// **** open buffered reader ****
        BufferedReader br = new BufferedReader(new InputStreamReader(System.in));

        // **** read int[] arr ****
        int[] arr = Arrays.stream(br.readLine().trim().split(","))
                        .map(s -> s.trim())
                        .mapToInt(Integer::parseInt)
                        .toArray();

        // **** close buffered reader ****
        br.close();
        

        // // ???? ????
        // System.out.println("main <<< arr: " + Arrays.toString(arr));

        // // ???? ????
        // int[][] perms   = new int[24][4];

        // // ???? generate permutations ????
        // ndx = 0;
        // permute(arr, 0, perms);

        // // ???? ????
        // System.out.println("main <<< perms:");
        // for (int i = 0; i < 24; i++)
        //     System.out.println(Arrays.toString(perms[i]));


        // **** call function of interest and display output ****
        System.out.println("main <<< largestTimeFromDigits0: " + largestTimeFromDigits0(arr));

        // **** call function of interest and display output ****
        System.out.println("main <<<  largestTimeFromDigits: " + largestTimeFromDigits(arr));
    }

The test scaffold reads the input line and populates the int[] `arr` array.

It seems that we declare the `perms` array and use `permute` to generate all the permutations possible using the values in the int[] `arr`. This code was used to test a faster implementation of the function that generates permutations using an int[] array versus one that uses an array list of lists.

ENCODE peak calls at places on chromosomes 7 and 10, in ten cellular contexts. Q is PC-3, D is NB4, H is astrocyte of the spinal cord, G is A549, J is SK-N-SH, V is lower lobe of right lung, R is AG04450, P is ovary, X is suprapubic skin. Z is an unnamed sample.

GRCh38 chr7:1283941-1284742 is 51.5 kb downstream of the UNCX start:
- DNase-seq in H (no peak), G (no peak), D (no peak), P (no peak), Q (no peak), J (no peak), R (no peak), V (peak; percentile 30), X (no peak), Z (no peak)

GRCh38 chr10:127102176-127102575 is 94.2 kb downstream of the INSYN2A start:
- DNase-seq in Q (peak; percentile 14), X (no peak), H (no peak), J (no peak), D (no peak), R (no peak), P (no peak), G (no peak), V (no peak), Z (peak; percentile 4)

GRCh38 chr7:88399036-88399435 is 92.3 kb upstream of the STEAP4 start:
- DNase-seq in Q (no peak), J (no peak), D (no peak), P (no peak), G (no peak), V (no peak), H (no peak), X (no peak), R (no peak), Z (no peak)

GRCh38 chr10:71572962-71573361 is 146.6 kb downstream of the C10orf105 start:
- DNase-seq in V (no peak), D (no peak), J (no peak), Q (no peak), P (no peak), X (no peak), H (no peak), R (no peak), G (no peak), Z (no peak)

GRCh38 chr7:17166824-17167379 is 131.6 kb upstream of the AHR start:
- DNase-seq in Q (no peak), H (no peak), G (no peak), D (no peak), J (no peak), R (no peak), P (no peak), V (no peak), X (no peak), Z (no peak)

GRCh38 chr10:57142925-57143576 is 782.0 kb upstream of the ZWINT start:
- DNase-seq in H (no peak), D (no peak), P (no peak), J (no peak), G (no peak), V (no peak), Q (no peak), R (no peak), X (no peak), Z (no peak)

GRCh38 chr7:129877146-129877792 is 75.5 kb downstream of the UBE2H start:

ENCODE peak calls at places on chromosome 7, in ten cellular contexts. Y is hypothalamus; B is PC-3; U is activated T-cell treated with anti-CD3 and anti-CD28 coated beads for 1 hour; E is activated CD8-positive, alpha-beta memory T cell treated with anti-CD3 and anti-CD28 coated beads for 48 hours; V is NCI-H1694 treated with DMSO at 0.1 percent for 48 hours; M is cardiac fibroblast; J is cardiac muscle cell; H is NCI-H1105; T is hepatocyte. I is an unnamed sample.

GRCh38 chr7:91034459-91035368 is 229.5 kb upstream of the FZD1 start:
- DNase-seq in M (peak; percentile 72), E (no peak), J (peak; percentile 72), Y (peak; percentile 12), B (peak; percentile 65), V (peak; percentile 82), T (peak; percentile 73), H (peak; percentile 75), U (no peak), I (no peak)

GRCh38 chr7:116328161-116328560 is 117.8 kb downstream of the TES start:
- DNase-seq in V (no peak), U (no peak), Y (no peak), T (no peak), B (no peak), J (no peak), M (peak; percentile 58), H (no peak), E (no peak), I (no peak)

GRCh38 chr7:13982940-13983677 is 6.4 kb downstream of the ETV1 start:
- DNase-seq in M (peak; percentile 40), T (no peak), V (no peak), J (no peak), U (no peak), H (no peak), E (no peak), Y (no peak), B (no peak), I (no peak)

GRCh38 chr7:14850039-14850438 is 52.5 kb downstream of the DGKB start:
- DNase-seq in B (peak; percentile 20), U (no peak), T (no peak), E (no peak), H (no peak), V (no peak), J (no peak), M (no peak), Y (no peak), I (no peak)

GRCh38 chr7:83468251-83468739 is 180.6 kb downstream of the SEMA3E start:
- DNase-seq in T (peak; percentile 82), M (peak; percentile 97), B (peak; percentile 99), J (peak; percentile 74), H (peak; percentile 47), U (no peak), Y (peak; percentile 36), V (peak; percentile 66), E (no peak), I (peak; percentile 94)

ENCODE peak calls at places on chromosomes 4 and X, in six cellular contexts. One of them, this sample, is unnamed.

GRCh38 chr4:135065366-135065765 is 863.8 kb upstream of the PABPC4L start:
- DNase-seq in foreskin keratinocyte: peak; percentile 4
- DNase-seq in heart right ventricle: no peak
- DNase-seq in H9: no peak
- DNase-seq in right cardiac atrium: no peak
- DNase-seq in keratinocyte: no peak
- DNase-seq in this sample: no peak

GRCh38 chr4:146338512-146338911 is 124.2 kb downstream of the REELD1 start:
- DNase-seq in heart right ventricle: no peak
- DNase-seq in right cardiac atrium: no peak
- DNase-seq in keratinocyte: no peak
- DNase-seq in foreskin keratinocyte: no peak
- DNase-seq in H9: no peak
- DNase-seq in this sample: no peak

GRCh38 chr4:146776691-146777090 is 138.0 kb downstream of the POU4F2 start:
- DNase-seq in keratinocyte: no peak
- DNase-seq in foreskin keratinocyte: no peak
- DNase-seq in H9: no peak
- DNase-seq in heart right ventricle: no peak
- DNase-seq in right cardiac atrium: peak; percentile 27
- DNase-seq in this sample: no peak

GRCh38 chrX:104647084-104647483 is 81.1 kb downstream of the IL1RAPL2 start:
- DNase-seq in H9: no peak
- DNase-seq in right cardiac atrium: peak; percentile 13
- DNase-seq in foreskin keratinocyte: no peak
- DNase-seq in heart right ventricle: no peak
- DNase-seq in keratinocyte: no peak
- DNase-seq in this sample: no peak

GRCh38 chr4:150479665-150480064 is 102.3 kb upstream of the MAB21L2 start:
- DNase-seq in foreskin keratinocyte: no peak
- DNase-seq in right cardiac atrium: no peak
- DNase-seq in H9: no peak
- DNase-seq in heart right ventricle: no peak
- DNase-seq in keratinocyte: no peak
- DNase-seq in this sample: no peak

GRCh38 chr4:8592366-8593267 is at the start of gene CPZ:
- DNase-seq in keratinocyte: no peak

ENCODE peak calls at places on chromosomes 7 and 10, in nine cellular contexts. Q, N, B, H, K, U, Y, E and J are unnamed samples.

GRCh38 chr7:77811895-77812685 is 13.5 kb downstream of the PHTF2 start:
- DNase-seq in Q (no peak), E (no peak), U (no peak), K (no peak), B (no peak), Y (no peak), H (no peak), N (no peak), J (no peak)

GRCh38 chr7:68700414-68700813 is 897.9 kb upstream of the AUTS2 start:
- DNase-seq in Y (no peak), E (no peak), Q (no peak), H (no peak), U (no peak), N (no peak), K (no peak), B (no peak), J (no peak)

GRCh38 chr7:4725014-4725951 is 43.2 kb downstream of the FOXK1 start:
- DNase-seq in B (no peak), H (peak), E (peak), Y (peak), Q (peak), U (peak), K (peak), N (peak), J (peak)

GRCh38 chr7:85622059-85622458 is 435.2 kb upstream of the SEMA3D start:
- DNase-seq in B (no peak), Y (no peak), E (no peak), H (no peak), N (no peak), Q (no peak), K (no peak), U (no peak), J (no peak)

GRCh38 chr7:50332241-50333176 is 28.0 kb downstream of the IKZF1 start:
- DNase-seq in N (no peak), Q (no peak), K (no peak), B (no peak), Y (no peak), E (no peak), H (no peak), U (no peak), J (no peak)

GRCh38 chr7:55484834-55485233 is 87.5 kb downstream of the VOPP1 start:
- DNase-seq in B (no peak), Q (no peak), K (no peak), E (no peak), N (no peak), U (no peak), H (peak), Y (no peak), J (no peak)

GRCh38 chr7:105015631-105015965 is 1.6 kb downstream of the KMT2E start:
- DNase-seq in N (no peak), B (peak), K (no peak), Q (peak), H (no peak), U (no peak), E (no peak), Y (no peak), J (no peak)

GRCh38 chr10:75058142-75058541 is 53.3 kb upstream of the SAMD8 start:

The two implementations of the function of interest are called and their respective results are displayed.

Please note that any permutation of the input int[] `arr` would be equivalent given that we will be generating and checking all the permutations of the four integer values.

Our approach will be to generate all the permutations for the specified set of four integers. We will then iterate through the permutations looking for the one that holds the latest 24-hour time in “HH:MM” format.

    /**
     * Given an array arr of 4 digits, 
     * find the latest 24-hour time that can be made using each digit exactly once.
     * 
     * Runtime: 16 ms, faster than 40.20% of Java online submissions.
     * Memory Usage: 39.1 MB, less than 47.51% of Java online submissions.
     * 
     * 172 / 172 test cases passed.
     * Status: Accepted
     * Runtime: 16 ms
     * Memory Usage: 39.1 MB
     */
    static public String largestTimeFromDigits0(int[] arr) {
        
        // **** initialization ****
        int latest      = 0;
        Integer[] array = new Integer[arr.length];
        for (int i = 0; i < arr.length; i++)
            array[i] = arr[i];

        // ???? ????
        // System.out.println("<<< array: " + Arrays.toString(array));

        // **** declare list of permutations ****
        ArrayList<Integer[]> perms = new ArrayList<>();

        // **** generate permutations ****
        permute(Arrays.asList(array), 0, perms);

        // ???? ????
        // System.out.println("<<< perms:");
        // for (Integer[] a : perms)
        //     System.out.println(Arrays.toString(a));

        // **** check if we cannot gereate a valid time ****
        if (perms.size() == 0) return "";